3/18/2014 - Recalling historic flooding events for Flood Safety Awareness Week
This week ushers in a bit of good news and bad news: We're less than a week away from the official start of spring but we're also embarking on a time of the year that often brings flooding due to heavy rains and melting snow.
The third week of March is Flood Safety Awareness Week, a time where businesses, homeowners and renters are encouraged to become more fully informed about high water levels that illustrate why it's the top natural disaster in the United States, according to the Federal Emergency Management Agency.
Though floods have the potential to take place throughout the year, this week also coincides with some of the more damaging flood events in U.S. history.
In mid-March 1993, for example, nearly half of the U.S. was hit by a hurricane. Rare for this time of year, the weather system was primarily a snow event the farther north it got, but in the Atlantic south, the storm produced over 90 mph winds, storm surge and even reports of tornadoes touching down, according to the National Weather Service. This may help explain why it's since been dubbed the "Storm of the Century."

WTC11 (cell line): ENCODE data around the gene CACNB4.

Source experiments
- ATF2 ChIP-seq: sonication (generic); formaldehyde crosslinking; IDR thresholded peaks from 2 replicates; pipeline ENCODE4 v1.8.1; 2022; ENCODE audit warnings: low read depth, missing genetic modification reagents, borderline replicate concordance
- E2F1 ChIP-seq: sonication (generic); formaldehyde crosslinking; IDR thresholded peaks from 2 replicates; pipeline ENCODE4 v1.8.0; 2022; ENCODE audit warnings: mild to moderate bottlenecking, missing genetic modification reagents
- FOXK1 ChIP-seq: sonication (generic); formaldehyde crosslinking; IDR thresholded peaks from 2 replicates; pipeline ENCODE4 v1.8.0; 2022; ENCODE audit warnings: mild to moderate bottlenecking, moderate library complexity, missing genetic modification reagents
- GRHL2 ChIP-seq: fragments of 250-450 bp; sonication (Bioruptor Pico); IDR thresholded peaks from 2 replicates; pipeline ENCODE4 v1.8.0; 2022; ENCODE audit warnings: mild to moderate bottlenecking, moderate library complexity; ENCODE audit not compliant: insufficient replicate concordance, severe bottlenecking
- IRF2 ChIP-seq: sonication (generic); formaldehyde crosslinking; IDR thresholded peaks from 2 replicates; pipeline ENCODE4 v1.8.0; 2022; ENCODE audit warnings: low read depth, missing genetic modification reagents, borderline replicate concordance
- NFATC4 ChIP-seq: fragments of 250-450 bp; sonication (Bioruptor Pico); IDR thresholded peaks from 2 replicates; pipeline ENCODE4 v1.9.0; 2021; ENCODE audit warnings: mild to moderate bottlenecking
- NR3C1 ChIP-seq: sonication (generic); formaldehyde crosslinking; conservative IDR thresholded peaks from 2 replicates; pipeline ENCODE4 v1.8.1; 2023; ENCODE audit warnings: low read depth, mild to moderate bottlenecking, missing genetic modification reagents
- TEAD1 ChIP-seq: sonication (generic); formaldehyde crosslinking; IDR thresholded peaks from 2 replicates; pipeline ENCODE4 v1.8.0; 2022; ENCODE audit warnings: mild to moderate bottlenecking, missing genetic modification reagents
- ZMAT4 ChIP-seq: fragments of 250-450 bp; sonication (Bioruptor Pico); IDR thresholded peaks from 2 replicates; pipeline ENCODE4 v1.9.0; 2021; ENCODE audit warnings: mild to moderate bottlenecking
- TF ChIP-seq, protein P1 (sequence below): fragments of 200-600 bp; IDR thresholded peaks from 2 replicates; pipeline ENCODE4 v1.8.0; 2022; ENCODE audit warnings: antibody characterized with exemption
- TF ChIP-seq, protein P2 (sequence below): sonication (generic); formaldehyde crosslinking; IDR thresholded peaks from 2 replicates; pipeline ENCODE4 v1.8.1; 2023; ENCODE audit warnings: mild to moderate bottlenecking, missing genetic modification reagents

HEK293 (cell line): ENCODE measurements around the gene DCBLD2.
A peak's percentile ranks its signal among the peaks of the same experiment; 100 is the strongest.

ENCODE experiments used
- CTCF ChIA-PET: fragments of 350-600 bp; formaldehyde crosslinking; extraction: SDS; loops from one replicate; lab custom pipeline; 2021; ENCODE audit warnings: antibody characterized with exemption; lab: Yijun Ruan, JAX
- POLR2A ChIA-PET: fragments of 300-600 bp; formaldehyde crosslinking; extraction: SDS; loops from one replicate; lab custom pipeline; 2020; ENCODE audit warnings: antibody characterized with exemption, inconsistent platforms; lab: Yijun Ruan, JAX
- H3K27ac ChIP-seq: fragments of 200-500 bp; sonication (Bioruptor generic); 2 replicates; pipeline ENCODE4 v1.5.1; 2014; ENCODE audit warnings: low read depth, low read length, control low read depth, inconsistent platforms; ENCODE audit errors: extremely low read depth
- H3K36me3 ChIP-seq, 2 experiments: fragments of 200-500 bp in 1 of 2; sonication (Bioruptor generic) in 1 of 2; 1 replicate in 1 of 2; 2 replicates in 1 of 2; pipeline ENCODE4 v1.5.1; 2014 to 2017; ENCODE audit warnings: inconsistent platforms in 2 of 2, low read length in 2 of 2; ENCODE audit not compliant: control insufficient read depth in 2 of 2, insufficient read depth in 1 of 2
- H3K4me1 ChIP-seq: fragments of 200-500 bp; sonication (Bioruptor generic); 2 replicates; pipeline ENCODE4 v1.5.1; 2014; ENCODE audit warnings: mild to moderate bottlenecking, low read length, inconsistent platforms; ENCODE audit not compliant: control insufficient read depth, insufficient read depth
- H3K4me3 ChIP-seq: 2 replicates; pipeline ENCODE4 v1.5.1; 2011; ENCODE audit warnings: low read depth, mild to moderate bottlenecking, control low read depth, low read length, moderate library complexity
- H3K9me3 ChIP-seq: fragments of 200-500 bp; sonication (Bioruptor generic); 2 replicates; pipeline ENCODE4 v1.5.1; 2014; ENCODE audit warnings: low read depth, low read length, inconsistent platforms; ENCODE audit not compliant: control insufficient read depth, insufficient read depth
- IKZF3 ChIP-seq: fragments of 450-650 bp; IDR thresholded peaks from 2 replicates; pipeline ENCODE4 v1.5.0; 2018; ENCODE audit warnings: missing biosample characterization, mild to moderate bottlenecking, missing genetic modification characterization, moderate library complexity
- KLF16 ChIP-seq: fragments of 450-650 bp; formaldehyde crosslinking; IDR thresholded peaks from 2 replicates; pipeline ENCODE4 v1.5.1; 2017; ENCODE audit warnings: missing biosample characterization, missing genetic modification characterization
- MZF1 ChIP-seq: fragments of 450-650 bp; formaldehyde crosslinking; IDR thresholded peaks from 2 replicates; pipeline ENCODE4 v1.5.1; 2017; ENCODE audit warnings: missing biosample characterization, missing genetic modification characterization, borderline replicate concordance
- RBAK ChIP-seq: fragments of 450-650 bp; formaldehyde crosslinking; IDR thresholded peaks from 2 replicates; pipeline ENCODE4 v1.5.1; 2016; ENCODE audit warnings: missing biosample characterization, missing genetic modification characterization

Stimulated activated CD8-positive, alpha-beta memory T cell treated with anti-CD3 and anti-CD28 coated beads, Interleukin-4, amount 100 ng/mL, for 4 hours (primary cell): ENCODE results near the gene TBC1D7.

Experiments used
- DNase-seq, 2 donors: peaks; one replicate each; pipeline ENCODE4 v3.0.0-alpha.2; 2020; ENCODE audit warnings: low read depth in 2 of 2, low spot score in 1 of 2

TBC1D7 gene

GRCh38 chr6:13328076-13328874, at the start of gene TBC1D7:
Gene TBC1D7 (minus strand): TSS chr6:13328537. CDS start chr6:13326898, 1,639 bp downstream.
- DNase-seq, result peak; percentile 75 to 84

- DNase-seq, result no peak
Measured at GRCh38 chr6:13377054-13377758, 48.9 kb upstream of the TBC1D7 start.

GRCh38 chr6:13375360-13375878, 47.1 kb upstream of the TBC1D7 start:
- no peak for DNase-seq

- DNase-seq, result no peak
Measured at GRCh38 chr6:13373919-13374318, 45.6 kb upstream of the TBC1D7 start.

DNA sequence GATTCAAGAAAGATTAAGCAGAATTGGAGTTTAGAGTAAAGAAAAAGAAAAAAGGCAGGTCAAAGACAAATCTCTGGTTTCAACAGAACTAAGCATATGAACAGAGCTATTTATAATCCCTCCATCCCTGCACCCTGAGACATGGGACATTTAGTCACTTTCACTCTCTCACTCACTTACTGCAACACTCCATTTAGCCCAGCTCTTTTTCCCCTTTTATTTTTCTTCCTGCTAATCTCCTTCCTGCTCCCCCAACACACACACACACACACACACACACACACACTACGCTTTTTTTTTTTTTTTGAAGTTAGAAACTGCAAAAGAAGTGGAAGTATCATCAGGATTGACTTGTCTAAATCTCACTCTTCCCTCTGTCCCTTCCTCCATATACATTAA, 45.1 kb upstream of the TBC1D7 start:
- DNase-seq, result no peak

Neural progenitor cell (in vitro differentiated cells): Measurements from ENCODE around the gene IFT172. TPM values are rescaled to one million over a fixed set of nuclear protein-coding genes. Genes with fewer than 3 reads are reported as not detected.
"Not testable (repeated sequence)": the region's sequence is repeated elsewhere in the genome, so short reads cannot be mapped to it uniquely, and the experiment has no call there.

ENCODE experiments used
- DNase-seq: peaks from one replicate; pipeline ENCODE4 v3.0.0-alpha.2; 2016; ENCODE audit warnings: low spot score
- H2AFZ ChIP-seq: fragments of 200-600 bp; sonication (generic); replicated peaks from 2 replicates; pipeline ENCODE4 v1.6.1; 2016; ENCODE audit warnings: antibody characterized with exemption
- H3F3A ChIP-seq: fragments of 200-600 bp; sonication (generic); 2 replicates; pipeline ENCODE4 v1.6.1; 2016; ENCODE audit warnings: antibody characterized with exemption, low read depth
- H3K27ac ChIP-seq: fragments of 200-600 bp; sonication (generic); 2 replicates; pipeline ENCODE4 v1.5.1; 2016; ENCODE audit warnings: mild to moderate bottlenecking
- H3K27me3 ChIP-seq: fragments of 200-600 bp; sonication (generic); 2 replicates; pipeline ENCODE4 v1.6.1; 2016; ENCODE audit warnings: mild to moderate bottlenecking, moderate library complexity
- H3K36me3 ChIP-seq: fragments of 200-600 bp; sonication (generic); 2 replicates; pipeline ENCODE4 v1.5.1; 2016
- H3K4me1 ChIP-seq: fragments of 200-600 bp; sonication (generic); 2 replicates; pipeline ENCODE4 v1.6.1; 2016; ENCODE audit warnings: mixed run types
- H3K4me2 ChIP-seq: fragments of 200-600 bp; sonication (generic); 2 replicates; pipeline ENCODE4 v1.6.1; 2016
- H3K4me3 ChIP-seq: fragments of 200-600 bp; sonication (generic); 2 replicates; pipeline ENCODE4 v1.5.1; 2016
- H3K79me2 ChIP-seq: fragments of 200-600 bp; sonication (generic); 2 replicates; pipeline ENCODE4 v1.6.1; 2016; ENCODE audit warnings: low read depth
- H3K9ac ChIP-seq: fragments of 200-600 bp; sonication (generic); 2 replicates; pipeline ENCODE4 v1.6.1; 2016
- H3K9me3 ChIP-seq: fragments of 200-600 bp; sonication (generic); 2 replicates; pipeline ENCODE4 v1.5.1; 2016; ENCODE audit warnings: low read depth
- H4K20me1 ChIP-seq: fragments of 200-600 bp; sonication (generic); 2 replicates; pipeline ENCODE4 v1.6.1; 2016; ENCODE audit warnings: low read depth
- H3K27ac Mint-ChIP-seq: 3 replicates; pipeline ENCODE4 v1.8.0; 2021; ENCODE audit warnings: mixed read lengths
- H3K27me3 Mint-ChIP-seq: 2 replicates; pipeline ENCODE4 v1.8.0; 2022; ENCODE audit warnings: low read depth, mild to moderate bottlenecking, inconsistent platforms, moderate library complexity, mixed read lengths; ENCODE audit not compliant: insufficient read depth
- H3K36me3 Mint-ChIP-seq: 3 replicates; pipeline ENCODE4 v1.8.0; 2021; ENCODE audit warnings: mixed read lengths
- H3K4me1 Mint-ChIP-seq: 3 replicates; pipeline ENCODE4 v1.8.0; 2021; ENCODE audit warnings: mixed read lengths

So significant were the winds and precipitation that accompanied the once-in-a-lifetime event, storm surge levels were as high as 12 feet. Additionally wind gusts were clocked in excess of 100 mph in some parts of the Atlantic region, NWS data shows.
Flooding pounded Los Angeles 75 years ago
The West Coast has seen its fair share of wild weather in March as well, such as what happened in Los Angeles in 1938. As media reports noted at the time, the storm began on Feb. 27, but didn't officially exit until several days into March. By the time the drenching rain finally ceased, severe flooding was left in its wake, accompanied by the loss of life and severe infrastructure damage.
While scientific advancements and greater awareness have helped make flooding easier to deal with and recover from, it's still one of the more devastating catastrophes in Mother Nature's arsenal. This is why safety officials encourage property owners to review their insurance plans to consider adding a flood insurance policy.
Earlier this year, FEMA advised Americans to start off the year on the right foot by reviewing their insurance plans. By doing so, policyholders can get a better idea of what protections they have in place, helping them determine whether additional coverage may be needed, such as for flooding.
It's important to keep in mind that there is a 30-day grace period for flood coverage, meaning that it doesn't kick in until a month after purchase. Thus, it's essential to inquire about these plans sooner rather than later.